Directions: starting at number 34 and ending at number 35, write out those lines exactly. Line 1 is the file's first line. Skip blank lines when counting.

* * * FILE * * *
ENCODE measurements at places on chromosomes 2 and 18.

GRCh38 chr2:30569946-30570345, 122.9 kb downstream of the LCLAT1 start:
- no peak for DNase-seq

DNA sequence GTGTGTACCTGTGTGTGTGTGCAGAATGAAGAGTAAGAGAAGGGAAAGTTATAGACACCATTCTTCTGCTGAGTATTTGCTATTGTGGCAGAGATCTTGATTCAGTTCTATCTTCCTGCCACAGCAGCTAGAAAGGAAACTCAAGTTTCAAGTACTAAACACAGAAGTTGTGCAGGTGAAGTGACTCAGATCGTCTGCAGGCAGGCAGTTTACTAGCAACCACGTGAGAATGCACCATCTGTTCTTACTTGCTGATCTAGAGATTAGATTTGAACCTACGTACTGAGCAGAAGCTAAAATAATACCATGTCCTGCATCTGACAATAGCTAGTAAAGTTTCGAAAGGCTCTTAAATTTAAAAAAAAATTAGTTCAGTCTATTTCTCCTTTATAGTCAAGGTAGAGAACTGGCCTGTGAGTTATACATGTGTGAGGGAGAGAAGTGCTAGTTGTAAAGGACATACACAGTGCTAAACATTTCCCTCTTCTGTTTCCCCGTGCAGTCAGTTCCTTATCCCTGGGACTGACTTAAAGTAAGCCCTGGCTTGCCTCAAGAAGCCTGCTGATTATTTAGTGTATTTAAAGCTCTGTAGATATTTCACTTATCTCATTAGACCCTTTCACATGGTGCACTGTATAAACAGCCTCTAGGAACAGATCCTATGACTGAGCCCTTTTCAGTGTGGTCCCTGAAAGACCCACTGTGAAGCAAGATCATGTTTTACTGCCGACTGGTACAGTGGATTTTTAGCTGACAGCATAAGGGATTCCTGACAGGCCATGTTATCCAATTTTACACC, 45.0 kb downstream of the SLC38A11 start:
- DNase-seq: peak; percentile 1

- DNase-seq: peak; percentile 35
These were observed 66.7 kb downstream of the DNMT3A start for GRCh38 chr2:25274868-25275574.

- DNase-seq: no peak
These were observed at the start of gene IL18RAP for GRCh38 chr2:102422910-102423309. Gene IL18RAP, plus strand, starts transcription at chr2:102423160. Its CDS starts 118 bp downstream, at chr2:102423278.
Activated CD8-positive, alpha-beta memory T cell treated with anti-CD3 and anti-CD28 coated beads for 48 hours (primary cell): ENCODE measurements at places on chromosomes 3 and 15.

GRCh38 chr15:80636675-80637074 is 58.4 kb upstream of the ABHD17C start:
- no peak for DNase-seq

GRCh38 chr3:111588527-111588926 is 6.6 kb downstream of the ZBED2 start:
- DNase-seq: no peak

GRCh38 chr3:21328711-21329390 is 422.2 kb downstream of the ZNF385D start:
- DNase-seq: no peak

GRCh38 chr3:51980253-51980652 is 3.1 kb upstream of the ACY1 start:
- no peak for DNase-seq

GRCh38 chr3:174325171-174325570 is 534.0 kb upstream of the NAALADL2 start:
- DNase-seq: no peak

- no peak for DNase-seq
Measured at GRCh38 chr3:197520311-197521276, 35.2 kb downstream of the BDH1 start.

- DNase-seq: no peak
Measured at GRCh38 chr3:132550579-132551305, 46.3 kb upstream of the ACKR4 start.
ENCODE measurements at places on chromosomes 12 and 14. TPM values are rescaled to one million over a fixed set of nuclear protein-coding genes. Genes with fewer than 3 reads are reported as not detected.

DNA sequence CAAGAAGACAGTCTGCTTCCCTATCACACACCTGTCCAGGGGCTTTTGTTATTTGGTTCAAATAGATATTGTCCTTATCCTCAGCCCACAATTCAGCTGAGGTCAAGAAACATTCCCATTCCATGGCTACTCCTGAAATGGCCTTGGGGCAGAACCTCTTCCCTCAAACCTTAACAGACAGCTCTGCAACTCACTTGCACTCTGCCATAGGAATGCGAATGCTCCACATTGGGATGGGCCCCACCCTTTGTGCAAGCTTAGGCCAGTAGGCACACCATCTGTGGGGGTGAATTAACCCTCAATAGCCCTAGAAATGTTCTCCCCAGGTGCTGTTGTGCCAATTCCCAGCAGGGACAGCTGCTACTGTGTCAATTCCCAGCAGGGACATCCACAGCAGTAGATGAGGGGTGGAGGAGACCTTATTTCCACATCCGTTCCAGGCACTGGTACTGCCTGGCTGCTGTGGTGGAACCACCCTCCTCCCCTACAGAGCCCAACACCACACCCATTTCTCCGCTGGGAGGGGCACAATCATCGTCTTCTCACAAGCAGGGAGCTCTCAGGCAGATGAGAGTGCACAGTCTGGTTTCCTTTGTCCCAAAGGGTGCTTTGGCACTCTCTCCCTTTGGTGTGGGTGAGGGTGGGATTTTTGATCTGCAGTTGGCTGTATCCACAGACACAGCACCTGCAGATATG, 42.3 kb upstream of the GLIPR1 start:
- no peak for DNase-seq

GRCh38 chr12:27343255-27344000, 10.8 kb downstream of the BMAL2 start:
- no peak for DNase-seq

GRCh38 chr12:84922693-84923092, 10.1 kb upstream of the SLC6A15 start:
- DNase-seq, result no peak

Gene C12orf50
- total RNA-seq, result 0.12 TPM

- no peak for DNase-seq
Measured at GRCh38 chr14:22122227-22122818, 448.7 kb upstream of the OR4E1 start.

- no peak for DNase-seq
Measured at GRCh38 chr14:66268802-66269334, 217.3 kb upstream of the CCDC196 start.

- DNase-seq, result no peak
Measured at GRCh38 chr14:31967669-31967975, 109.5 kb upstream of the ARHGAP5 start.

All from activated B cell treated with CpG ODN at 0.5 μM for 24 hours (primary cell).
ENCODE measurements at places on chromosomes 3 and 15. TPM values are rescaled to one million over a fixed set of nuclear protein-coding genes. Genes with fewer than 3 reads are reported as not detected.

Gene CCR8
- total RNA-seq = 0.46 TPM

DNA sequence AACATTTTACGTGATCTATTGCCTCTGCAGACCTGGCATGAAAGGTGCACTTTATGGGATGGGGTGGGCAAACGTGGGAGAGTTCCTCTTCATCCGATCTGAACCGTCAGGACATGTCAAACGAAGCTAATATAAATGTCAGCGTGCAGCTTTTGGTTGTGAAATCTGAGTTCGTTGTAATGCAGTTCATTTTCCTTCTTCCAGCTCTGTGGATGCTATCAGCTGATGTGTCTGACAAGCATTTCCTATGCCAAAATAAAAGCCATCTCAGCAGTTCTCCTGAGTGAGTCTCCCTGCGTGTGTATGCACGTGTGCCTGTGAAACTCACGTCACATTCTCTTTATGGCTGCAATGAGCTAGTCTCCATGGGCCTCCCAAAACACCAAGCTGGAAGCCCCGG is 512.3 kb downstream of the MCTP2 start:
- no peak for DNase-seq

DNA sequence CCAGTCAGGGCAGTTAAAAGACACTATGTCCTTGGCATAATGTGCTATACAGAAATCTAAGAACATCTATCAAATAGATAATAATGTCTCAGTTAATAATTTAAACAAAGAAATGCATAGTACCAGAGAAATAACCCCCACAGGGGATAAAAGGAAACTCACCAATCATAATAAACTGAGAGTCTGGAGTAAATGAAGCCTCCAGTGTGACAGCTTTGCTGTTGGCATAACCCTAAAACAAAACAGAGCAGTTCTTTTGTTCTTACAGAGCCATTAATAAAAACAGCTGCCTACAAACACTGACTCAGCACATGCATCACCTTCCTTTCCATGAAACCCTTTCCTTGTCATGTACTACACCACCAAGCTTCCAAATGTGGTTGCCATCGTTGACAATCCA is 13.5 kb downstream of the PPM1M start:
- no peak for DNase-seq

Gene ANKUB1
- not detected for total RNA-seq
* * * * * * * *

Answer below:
- no peak for DNase-seq
Measured at GRCh38 chr14:22122227-22122818, 448.7 kb upstream of the OR4E1 start.